Our top story of the day: new sets please, we're British
Channel 4 News C4 Newsnight BBC2
Sunday 10 January 1999
The timing was absolutely right. This was the first time we had heard Tony Blair comment on Mandelson-Robinson-Whelan, and it was good thinking to send Elinor Goodman down to South Africa to do the interview.
But what made it good television, and not just for the sort of people who drink with Charlie Whelan in the Red Lion in Westminster, was that we had a chance to see how the Prime Minister reacted to adversity, not something he's had a lot of practice with recently.
I thought he was impressive. He made his point, that the media exaggerate the split between him and Gordon Brown, and indeed spent too much time fishing for splits, but he made it without whingeing excessively. This was not IATFOTP ("it's all the fault of the press"). Perhaps it says something about me, but I liked and trusted this Prime Minister, with his back at least approaching a wall, rather more than the cocky Blair of sunnier days.
The Blair interview was not the only thing C4N did right last week. Peter Morgan and Duncan Campbell produced a truly extraordinary report on "Burlington". This is the underground city near Corsham in Wiltshire to which our masters proposed to withdraw in time of nuclear war. They planned to leave the rest of us crisped to a cinder or rotted with radiation sickness, but happy in our dying moments that the Royal Navy was still calmly commanded from an underground stone quarry near Bath. Next door Harold Wilson or whoever happened to be Prime Minister at the time, plus the Cabinet and a few thousand civil servants, were to be comfortably ensconced with a bakery and, what else, a pub, not to mention 25 miles of tunnels, and enough supplies for a year.
Now there is a sense in which this is a cheap shot. All governments protect themselves, and in the Cold War they all had bunkers to protect themselves from nuclear war. Certainly the President of the United States had one in West Virginia. And Duncan Campbell has been obsessed with secret war, underground tunnels and official iniquity to the verge of paranoia for years.
Even so, he and Peter Morgan, the reporter, told us some important things about our governments, past and present. And they produced one truly magic moment. For there is a new Burlington, just down the road from the old one.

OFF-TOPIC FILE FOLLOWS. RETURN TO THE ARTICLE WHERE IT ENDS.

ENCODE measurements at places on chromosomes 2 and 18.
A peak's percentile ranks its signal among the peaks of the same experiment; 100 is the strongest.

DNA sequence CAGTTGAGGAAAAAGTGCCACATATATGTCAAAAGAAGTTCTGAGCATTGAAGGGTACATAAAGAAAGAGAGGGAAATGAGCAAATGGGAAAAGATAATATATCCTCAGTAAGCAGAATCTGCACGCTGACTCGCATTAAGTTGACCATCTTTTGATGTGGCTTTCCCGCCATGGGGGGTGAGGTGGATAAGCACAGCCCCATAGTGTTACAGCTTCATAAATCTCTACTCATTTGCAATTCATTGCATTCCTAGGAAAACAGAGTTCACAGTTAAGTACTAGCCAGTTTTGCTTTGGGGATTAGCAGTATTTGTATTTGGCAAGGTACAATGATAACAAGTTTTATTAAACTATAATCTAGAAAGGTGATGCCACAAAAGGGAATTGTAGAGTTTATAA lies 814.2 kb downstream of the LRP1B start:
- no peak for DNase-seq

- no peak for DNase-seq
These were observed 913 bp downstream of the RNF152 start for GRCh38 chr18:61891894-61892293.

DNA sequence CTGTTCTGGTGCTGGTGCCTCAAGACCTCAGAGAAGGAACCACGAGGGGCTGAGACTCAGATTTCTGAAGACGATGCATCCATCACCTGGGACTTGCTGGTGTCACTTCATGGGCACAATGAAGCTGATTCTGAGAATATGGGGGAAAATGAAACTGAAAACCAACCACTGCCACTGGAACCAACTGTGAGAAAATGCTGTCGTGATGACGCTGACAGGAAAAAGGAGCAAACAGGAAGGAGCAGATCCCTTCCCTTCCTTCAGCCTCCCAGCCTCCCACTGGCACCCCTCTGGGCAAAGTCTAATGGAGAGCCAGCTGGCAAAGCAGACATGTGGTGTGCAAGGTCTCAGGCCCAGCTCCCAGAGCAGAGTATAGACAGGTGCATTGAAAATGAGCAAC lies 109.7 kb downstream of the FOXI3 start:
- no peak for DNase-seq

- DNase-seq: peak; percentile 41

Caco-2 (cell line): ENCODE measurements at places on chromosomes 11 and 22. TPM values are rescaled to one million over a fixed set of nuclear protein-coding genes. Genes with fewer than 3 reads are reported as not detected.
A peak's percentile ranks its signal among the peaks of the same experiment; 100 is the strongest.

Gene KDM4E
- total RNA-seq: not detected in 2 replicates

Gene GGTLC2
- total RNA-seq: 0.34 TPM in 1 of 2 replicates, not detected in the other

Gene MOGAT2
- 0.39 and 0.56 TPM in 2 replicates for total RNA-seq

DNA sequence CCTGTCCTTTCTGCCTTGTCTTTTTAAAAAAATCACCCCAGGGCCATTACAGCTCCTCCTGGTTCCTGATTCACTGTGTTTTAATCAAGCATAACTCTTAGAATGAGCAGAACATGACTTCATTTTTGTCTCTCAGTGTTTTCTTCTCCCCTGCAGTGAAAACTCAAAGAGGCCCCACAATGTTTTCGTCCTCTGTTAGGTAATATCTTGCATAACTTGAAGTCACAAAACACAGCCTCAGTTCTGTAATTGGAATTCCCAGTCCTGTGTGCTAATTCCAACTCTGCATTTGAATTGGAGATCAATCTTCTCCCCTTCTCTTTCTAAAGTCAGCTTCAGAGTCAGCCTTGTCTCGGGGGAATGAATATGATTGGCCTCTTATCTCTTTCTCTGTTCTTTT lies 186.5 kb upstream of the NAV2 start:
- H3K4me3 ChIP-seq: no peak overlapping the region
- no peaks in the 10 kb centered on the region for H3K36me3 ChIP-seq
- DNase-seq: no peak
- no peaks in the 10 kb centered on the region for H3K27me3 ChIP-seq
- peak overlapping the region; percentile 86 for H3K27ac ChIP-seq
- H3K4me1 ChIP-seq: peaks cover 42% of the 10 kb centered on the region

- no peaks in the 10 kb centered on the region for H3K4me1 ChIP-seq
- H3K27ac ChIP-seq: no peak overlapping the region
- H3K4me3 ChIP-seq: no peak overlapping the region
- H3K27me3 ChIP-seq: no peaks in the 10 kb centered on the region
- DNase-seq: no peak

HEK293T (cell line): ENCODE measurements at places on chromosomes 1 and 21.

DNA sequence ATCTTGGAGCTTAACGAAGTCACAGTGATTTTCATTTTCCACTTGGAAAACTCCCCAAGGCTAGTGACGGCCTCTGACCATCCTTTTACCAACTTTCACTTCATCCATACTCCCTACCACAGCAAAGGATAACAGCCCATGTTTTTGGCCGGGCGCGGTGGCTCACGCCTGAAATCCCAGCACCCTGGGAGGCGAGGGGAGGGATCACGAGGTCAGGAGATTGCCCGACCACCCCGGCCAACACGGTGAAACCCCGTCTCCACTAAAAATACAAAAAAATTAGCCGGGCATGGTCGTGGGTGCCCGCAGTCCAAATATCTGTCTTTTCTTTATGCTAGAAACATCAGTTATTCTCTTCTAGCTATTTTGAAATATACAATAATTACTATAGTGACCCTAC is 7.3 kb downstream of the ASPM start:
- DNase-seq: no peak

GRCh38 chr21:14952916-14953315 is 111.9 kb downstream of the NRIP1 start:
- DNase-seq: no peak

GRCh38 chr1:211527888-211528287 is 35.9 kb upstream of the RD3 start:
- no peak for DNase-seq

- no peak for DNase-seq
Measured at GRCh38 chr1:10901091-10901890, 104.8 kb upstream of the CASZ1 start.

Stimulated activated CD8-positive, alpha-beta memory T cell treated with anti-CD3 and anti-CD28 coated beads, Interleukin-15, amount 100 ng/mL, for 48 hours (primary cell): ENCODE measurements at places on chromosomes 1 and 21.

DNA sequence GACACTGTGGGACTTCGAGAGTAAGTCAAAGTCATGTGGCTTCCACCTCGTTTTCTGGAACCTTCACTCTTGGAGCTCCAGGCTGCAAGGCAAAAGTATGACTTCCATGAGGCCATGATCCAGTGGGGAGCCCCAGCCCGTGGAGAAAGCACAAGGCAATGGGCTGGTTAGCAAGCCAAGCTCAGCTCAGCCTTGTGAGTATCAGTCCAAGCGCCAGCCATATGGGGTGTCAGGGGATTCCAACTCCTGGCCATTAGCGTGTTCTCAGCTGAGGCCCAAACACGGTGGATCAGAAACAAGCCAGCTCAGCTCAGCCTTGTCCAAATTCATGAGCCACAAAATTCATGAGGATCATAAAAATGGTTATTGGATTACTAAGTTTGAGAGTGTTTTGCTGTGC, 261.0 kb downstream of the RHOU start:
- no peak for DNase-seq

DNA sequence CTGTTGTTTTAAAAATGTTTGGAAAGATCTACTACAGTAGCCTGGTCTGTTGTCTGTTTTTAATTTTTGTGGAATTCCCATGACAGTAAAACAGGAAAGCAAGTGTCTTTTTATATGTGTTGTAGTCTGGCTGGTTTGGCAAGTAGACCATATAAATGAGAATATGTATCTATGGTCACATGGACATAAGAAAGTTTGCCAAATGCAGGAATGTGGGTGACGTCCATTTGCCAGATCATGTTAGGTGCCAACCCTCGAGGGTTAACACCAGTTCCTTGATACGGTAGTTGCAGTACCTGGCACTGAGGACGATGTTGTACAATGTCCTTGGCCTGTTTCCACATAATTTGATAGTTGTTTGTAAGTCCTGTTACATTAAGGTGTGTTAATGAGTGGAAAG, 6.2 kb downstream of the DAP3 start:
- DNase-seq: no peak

Presumably that is where the Government still has plans to retreat, even if nuclear war is less likely now, if things get too rough in the Sun and the Mirror. In the best tradition of the late lamented World in Action, Morgan and Campbell showed up at the gate of the new Burlington to doorstep it, if you can doorstep a startled security man a few hundred feet underground. They talked to the unfortunate man and asked if he was speaking from the underground seat of government. That drew what Jon Snow rightly, and urbanely, called "one of the most memorable of no comments".
For C4N, too, David Smith has covered the truly bizarre events in Washington with real distinction. He has the trick of delivering his report like someone speaking, not reading it or trying to remember it, so that you feel you are listening to a knowledgeable friend. On Thursday he hit exactly the right phrase to describe the mood of the US, "a nation in dismay".
Which brings me to Newsnight. The new green-and-red set is tasteful, and Jeremy Paxman is as pleasantly acerbic as ever, though without those preposterous Tory ministers to torment his heart no longer quite seems in it. And Newsnight can draw on tried and true BBC correspondents, such as Peter Marshall. So why is it so annoying? I think I've discovered what the trouble is (for me, at least). The trouble with Newsnight is Kirsty Wark. At first, when she was new and nervous, there was something touching about her slightly gauche air, blundering into things she didn't seem to have taken the trouble to understand. Now her conceit has become embarrassing.
Last week she did a dire double-header with David Gergen, the very able and pleasant Republican who has been working for Clinton in the White House, and Senator Judd Gregg, Republican, of New Hampshire. It was a disaster.
She peppered them both with ignorant questions and impertinent interruptions and ended up, absurdly, by asking Senator Gregg, who is about to take part in a trial of the greatest possible constitutional and political importance to his country, whether Americans weren't a bit "obsessed" with the Clinton impeachment. Obsessed? Spare us.
Then, two days later, she was off to Cardiff, where she began to patronise a number of Welsh people with questions such as "Aren't you a bit chippy about being Welsh?" Newsnight is an important programme, one of the BBC's flagships in current affairs. Why is it, when there are so many talented journalists around at the BBC, that this woman, who comes across as profoundly superficial, is being built up, not indeed as a reporter, but as some kind of star?
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